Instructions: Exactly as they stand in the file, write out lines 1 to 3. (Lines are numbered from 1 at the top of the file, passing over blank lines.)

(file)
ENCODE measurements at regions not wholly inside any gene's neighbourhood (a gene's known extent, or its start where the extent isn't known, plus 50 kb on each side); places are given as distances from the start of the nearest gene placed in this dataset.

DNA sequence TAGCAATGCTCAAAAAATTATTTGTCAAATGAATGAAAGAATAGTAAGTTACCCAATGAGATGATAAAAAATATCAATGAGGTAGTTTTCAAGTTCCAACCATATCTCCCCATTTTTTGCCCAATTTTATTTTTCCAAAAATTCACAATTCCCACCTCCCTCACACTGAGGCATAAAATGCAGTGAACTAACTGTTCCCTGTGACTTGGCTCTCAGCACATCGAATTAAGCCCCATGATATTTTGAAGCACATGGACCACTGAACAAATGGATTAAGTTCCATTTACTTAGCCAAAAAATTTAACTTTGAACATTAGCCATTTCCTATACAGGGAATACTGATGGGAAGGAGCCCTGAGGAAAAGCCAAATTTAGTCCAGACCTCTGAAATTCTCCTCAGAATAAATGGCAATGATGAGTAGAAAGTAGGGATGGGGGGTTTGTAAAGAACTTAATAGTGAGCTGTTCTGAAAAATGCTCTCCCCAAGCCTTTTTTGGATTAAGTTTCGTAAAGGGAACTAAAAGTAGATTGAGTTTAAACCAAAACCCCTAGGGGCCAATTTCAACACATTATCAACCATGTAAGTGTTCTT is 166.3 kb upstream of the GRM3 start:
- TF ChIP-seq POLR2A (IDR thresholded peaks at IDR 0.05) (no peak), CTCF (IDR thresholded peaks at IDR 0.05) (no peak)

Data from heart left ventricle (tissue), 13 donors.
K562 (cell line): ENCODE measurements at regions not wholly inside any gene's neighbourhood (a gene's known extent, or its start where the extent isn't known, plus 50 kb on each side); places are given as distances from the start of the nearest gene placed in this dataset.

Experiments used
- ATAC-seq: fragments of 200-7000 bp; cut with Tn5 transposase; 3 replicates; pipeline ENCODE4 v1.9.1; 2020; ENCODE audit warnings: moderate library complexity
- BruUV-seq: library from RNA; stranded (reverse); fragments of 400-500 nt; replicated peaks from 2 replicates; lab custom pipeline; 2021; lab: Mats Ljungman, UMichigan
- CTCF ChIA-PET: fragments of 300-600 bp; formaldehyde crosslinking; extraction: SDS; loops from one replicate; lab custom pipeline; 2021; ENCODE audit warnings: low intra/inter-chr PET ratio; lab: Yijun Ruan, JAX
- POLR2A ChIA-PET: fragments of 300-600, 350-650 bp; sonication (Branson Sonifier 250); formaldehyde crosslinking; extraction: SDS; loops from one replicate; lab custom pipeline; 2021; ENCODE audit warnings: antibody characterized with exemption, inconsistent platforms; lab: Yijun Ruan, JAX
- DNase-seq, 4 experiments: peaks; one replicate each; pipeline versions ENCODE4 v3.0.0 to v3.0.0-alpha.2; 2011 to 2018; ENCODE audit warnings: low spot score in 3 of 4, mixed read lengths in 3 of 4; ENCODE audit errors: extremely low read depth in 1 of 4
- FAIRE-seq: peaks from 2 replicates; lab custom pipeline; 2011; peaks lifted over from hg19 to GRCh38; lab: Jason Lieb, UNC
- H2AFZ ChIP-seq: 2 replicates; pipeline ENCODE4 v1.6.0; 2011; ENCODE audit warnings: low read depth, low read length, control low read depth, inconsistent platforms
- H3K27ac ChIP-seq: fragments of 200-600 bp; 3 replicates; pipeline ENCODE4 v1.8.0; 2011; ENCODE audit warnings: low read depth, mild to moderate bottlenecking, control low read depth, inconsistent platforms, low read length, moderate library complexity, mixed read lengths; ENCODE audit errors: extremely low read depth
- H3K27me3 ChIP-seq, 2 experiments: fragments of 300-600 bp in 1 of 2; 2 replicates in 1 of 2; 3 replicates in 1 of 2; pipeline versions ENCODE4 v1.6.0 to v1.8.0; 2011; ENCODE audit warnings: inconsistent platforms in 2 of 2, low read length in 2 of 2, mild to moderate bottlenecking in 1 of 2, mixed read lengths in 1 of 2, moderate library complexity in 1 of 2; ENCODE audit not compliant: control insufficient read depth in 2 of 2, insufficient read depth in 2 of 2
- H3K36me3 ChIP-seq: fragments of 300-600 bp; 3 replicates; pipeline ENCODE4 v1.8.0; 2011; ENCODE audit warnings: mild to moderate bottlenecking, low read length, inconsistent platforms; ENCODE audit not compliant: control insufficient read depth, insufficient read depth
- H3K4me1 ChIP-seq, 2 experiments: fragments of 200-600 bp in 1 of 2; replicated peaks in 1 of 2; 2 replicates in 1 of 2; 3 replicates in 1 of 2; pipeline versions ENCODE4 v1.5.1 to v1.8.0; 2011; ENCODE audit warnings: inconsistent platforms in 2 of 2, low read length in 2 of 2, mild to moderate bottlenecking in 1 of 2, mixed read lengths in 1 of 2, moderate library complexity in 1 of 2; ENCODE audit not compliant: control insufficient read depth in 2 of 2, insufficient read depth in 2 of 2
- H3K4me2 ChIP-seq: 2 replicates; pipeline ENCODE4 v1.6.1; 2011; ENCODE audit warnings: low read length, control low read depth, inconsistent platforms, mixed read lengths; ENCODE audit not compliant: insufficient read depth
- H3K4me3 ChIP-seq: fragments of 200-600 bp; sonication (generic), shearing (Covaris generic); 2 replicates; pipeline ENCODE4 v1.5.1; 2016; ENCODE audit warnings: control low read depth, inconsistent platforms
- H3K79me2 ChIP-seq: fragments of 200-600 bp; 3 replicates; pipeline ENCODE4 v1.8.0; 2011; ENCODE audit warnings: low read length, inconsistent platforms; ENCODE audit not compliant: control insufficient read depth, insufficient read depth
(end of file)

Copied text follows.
ENCODE measurements at regions not wholly inside any gene's neighbourhood (a gene's known extent, or its start where the extent isn't known, plus 50 kb on each side); places are given as distances from the start of the nearest gene placed in this dataset.

DNA sequence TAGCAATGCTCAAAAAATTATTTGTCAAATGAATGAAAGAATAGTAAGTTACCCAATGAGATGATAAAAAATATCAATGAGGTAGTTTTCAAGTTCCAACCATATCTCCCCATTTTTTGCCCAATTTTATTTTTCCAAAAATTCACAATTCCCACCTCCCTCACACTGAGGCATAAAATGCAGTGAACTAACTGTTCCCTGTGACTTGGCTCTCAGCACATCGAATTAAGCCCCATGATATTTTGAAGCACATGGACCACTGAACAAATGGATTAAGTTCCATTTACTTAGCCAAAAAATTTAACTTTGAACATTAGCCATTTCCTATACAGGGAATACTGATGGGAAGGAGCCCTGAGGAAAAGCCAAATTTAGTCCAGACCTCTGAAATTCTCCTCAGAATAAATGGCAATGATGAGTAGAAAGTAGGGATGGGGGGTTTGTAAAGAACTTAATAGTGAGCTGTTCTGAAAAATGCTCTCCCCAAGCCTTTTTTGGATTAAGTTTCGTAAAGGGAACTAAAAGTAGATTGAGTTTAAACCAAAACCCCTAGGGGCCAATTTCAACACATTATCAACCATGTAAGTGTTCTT is 166.3 kb upstream of the GRM3 start:
- TF ChIP-seq POLR2A (IDR thresholded peaks at IDR 0.05) (no peak), CTCF (IDR thresholded peaks at IDR 0.05) (no peak)